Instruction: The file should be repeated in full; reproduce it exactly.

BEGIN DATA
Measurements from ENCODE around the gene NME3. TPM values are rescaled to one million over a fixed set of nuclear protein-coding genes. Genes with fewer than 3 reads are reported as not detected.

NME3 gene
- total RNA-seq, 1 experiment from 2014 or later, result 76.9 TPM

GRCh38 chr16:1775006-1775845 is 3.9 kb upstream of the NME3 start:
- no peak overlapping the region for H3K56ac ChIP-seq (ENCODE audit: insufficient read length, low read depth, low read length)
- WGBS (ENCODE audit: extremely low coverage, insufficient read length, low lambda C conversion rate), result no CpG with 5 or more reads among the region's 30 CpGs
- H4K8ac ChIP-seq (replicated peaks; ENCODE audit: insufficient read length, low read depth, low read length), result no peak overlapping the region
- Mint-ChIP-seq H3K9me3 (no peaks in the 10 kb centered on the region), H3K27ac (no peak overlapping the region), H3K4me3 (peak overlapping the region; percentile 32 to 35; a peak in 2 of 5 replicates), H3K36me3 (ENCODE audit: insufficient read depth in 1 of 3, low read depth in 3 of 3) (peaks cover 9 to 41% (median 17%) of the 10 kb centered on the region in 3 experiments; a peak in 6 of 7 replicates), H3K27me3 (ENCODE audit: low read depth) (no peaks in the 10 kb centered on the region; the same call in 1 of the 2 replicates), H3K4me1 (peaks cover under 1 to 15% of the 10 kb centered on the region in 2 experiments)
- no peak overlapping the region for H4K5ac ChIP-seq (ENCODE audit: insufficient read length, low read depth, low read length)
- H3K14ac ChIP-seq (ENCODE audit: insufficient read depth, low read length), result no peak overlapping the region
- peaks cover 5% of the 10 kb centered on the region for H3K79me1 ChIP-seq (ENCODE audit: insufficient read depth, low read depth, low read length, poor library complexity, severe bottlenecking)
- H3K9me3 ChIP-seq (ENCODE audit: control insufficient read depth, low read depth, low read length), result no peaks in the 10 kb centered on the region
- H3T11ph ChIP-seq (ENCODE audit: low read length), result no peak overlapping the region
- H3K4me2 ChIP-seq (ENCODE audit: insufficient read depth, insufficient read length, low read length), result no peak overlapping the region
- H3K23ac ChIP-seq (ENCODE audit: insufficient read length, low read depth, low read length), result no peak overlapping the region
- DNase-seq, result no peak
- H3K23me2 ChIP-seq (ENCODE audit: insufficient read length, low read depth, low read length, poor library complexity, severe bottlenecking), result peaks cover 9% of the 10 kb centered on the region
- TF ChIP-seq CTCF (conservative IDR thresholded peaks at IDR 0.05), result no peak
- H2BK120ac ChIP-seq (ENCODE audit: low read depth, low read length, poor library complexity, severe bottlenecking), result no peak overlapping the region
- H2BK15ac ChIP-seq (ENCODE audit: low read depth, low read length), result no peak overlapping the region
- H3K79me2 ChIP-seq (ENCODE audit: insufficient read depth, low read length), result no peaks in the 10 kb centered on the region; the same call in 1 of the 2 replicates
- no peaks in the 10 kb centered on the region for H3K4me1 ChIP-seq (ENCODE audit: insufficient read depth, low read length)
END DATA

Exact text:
Measurements from ENCODE around the gene NME3. TPM values are rescaled to one million over a fixed set of nuclear protein-coding genes. Genes with fewer than 3 reads are reported as not detected.

NME3 gene
- total RNA-seq, 1 experiment from 2014 or later, result 76.9 TPM

GRCh38 chr16:1775006-1775845 is 3.9 kb upstream of the NME3 start:
- no peak overlapping the region for H3K56ac ChIP-seq (ENCODE audit: insufficient read length, low read depth, low read length)
- WGBS (ENCODE audit: extremely low coverage, insufficient read length, low lambda C conversion rate), result no CpG with 5 or more reads among the region's 30 CpGs
- H4K8ac ChIP-seq (replicated peaks; ENCODE audit: insufficient read length, low read depth, low read length), result no peak overlapping the region
- Mint-ChIP-seq H3K9me3 (no peaks in the 10 kb centered on the region), H3K27ac (no peak overlapping the region), H3K4me3 (peak overlapping the region; percentile 32 to 35; a peak in 2 of 5 replicates), H3K36me3 (ENCODE audit: insufficient read depth in 1 of 3, low read depth in 3 of 3) (peaks cover 9 to 41% (median 17%) of the 10 kb centered on the region in 3 experiments; a peak in 6 of 7 replicates), H3K27me3 (ENCODE audit: low read depth) (no peaks in the 10 kb centered on the region; the same call in 1 of the 2 replicates), H3K4me1 (peaks cover under 1 to 15% of the 10 kb centered on the region in 2 experiments)
- no peak overlapping the region for H4K5ac ChIP-seq (ENCODE audit: insufficient read length, low read depth, low read length)
- H3K14ac ChIP-seq (ENCODE audit: insufficient read depth, low read length), result no peak overlapping the region
- peaks cover 5% of the 10 kb centered on the region for H3K79me1 ChIP-seq (ENCODE audit: insufficient read depth, low read depth, low read length, poor library complexity, severe bottlenecking)
- H3K9me3 ChIP-seq (ENCODE audit: control insufficient read depth, low read depth, low read length), result no peaks in the 10 kb centered on the region
- H3T11ph ChIP-seq (ENCODE audit: low read length), result no peak overlapping the region
- H3K4me2 ChIP-seq (ENCODE audit: insufficient read depth, insufficient read length, low read length), result no peak overlapping the region
- H3K23ac ChIP-seq (ENCODE audit: insufficient read length, low read depth, low read length), result no peak overlapping the region
- DNase-seq, result no peak
- H3K23me2 ChIP-seq (ENCODE audit: insufficient read length, low read depth, low read length, poor library complexity, severe bottlenecking), result peaks cover 9% of the 10 kb centered on the region
- TF ChIP-seq CTCF (conservative IDR thresholded peaks at IDR 0.05), result no peak
- H2BK120ac ChIP-seq (ENCODE audit: low read depth, low read length, poor library complexity, severe bottlenecking), result no peak overlapping the region
- H2BK15ac ChIP-seq (ENCODE audit: low read depth, low read length), result no peak overlapping the region
- H3K79me2 ChIP-seq (ENCODE audit: insufficient read depth, low read length), result no peaks in the 10 kb centered on the region; the same call in 1 of the 2 replicates
- no peaks in the 10 kb centered on the region for H3K4me1 ChIP-seq (ENCODE audit: insufficient read depth, low read length)